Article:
To tally results from the Sunday games, Mousalimas would leave his bar at 2:15 a.m., head downtown to the Tribune and wait for the first edition to roll off the presses at 3. Sports section in hand, he headed home and worked until dawn. The “boards” (i.e., standings) had to be ready for the Monday lunch crowd.
Soon, public demand exceeded the supply of teams at the King’s X, and Mousalimas created a waiting list. He began fielding calls from bars across the country — and Hawaii — asking for details on the rules.
By this point, Winkenbach and the GOPPPL players had developed a version of fantasy baseball. Exactly how the sports made the jump to the sports-crazed cities of the East Coast is lost to history. So were the origins of the games, at least initially.
In an episode of “30 for 30” that aired in 2010, ESPN attributed the origins to a group of New Yorkers who congregated at La Rotisserie Francaise (hence the name rotisserie baseball). Other media outlets, including the Wall Street Journal, did the same.
“ESPN had a big miss with that,” said Wolf, of the Fantasy Sports Trade Association. “Bill Winkenbach created fantasy sports.”
“I couldn’t believe it,” said Mousalimas. “Of course, everything starts in New York.”
He dug up a copy of the 1963 draft — the GOPPPL Drafting Score Card — and sent it to ESPN. Halfway down the column marked “Mousalimas,” clear as can be, is one word: Blanda.
“Thank God I squirreled that away,” Mousalimas said.
That year, ESPN made the pilgrimage to Oakland to set the record straight.
Wolf was inducted into the Fantasy Sports Trade Association Hall of Fame in 2011, the same year Winkenbach entered the hall posthumously.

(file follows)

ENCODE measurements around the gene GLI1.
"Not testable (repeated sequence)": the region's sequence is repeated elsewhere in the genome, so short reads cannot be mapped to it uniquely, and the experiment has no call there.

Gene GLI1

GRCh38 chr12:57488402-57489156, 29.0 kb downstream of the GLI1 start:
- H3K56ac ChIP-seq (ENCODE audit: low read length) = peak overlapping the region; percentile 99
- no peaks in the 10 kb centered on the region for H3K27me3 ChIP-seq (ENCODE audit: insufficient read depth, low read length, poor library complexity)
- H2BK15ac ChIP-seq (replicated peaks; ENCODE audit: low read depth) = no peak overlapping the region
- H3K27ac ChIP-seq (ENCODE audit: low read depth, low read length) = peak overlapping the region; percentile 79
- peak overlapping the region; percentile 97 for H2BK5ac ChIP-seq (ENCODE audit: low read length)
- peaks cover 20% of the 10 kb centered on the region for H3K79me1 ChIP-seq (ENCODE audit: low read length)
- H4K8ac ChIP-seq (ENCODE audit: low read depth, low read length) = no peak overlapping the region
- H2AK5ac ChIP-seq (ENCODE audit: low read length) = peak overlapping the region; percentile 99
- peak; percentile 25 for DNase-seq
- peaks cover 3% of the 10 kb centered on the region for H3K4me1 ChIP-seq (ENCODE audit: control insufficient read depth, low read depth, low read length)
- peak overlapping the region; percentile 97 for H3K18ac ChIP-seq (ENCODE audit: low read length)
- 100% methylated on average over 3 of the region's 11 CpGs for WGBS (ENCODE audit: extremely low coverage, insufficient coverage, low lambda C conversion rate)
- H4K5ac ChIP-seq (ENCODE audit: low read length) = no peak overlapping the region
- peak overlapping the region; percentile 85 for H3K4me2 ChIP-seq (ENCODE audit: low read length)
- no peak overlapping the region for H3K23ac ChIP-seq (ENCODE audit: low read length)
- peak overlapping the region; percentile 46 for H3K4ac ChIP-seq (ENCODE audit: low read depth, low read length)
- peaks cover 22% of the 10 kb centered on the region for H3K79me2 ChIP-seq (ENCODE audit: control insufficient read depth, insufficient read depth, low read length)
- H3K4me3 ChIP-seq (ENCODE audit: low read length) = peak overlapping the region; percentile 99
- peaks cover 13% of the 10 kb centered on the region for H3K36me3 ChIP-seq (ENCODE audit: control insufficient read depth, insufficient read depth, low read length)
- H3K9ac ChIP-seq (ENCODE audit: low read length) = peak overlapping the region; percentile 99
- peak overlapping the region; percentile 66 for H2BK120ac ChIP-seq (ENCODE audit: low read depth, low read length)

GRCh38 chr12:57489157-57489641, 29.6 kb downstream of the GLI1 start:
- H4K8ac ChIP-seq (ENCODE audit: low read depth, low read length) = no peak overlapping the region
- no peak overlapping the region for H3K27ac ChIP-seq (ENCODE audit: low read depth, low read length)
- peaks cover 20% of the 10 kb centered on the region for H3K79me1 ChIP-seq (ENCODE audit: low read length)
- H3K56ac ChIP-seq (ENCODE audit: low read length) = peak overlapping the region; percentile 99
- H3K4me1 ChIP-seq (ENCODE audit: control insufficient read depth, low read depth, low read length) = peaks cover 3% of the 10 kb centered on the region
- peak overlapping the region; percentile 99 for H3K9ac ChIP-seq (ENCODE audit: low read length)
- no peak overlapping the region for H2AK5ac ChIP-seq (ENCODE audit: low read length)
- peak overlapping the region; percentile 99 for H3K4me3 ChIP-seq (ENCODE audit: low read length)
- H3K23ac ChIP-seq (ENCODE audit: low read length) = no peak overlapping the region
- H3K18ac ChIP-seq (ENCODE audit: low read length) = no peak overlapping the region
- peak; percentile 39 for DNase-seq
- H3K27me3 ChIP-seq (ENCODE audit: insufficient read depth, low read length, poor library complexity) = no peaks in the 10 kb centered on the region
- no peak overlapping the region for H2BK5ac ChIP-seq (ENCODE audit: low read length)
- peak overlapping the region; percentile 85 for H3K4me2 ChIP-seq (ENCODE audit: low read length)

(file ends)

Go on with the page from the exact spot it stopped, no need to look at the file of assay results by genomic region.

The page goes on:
As he sees it, the transformation of fantasy sports into a cultural phenomenon has a handful of seminal moments, not the least of which were decisions by the NFL and Major League Baseball, at the turn of the century, to embrace the movement.
In recent years, service providers like DraftKings and FanDuel have created a market for daily and weekly fantasy players — it doesn’t require a months-long commitment of time and energy.
Fueling the craze, was the internet.
“That’s what put it all together,” Mousalimas said.
Earlier this year, the FSTA commissioned what is believed to be the most comprehensive study of fantasy sports ever undertaken.
It found that the majority of players have at least a bachelor’s degree and 47 percent have household incomes of at least $75,000. Two-thirds are employed full time. One-third are women. The average age is 37.7.
For television networks and advertisers — and for the leagues that do billions of dollars of business with them — fantasy sports are disposable-income heaven.
“The growth is incredible, and the biggest leap has happened in the last 10 or 12 years,” Wolf said. “It’s so much more accessible.
“At its core, fantasy makes the games more fun to watch. Fans have a vested interest in every down.”
The GOPPPL draft is minutes away, and Heeb, the commissioner, explains to the group that one longtime member is ailing and cannot participate.
“We’re going to miss Bob,” he said. “He was always at the bottom of the standings.”
Laughs all around, then it turns serious. Lynch is the first off the board, then Vikings running back Adrian Peterson, then Colts quarterback Andrew Luck.
GOPPPL has 10 teams, each with a primary owner, and the scoring system is essentially unchanged from the league’s inception: Points are awarded only for touchdowns.
“We still don’t have yardage,” Heeb explained. “That makes it easier for us old-timers.”
On the walls behind Heeb, the past comes alive. There are two framed jerseys of former A’s manager Billy Martin and dozens of pictures of famous sports and entertainment figures, including a shot of Joe Louis fighting Rocky Marciano. Every few feet is a front page from an old newspaper (Titanic Sinks!, U.S. At War!).
In the eighth round, 49ers tight end Vernon Davis is selected, prompting a heated debate about the team’s fortunes for the upcoming season. (The consensus: Not encouraging.)
Then dinner arrives, and the group breaks to chow and strategize.
Jeff Sandoval, a cabinet supplier from San Leandro who joined in 30 years ago, surveys the low-key scene, free of the pomp and circumstance one might expect from a league that traces its history to the beginning of fantasy sports.
“I guess it’s because we’re all used to it, but it feels good,” Sandoval said. “You can’t make too many claims to fame in life. I think I speak for all of us: We’re a little bit proud of it.”